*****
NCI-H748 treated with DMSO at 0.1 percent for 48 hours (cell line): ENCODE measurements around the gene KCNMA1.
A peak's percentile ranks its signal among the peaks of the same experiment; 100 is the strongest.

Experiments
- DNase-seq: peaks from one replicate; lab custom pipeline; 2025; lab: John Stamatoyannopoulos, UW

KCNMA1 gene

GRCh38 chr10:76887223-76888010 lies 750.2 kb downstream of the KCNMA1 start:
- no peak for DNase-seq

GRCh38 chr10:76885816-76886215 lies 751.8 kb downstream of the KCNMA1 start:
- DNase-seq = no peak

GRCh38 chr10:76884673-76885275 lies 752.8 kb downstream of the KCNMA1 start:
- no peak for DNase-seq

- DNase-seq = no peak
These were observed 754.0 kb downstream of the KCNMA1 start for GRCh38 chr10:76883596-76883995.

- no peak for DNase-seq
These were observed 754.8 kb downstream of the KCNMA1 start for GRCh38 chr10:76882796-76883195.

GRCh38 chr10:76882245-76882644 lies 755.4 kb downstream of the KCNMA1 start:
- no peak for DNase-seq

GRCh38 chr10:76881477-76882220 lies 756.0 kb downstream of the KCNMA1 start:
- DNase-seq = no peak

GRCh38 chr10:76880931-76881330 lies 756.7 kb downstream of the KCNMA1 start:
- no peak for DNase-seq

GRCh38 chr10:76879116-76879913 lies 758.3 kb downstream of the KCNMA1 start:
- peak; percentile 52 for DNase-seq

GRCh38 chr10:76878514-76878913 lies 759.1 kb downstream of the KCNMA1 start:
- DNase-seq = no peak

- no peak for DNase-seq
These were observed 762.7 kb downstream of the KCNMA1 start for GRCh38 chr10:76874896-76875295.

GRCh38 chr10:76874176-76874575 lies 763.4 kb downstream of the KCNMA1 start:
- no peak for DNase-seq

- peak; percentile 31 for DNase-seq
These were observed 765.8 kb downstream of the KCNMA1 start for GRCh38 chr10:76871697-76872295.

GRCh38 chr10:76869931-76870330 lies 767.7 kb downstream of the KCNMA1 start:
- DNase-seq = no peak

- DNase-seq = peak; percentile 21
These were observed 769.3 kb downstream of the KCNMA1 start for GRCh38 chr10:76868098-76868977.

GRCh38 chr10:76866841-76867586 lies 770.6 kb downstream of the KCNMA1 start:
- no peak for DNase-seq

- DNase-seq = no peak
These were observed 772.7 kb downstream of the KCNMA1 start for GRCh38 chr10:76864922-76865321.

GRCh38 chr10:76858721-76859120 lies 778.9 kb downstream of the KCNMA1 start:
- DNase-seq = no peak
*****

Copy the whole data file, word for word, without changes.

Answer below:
NCI-H748 treated with DMSO at 0.1 percent for 48 hours (cell line): ENCODE measurements around the gene KCNMA1.
A peak's percentile ranks its signal among the peaks of the same experiment; 100 is the strongest.

Experiments
- DNase-seq: peaks from one replicate; lab custom pipeline; 2025; lab: John Stamatoyannopoulos, UW

KCNMA1 gene

GRCh38 chr10:76887223-76888010 lies 750.2 kb downstream of the KCNMA1 start:
- no peak for DNase-seq

GRCh38 chr10:76885816-76886215 lies 751.8 kb downstream of the KCNMA1 start:
- DNase-seq = no peak

GRCh38 chr10:76884673-76885275 lies 752.8 kb downstream of the KCNMA1 start:
- no peak for DNase-seq

- DNase-seq = no peak
These were observed 754.0 kb downstream of the KCNMA1 start for GRCh38 chr10:76883596-76883995.

- no peak for DNase-seq
These were observed 754.8 kb downstream of the KCNMA1 start for GRCh38 chr10:76882796-76883195.

GRCh38 chr10:76882245-76882644 lies 755.4 kb downstream of the KCNMA1 start:
- no peak for DNase-seq

GRCh38 chr10:76881477-76882220 lies 756.0 kb downstream of the KCNMA1 start:
- DNase-seq = no peak

GRCh38 chr10:76880931-76881330 lies 756.7 kb downstream of the KCNMA1 start:
- no peak for DNase-seq

GRCh38 chr10:76879116-76879913 lies 758.3 kb downstream of the KCNMA1 start:
- peak; percentile 52 for DNase-seq

GRCh38 chr10:76878514-76878913 lies 759.1 kb downstream of the KCNMA1 start:
- DNase-seq = no peak

- no peak for DNase-seq
These were observed 762.7 kb downstream of the KCNMA1 start for GRCh38 chr10:76874896-76875295.

GRCh38 chr10:76874176-76874575 lies 763.4 kb downstream of the KCNMA1 start:
- no peak for DNase-seq

- peak; percentile 31 for DNase-seq
These were observed 765.8 kb downstream of the KCNMA1 start for GRCh38 chr10:76871697-76872295.

GRCh38 chr10:76869931-76870330 lies 767.7 kb downstream of the KCNMA1 start:
- DNase-seq = no peak

- DNase-seq = peak; percentile 21
These were observed 769.3 kb downstream of the KCNMA1 start for GRCh38 chr10:76868098-76868977.

GRCh38 chr10:76866841-76867586 lies 770.6 kb downstream of the KCNMA1 start:
- no peak for DNase-seq

- DNase-seq = no peak
These were observed 772.7 kb downstream of the KCNMA1 start for GRCh38 chr10:76864922-76865321.

GRCh38 chr10:76858721-76859120 lies 778.9 kb downstream of the KCNMA1 start:
- DNase-seq = no peak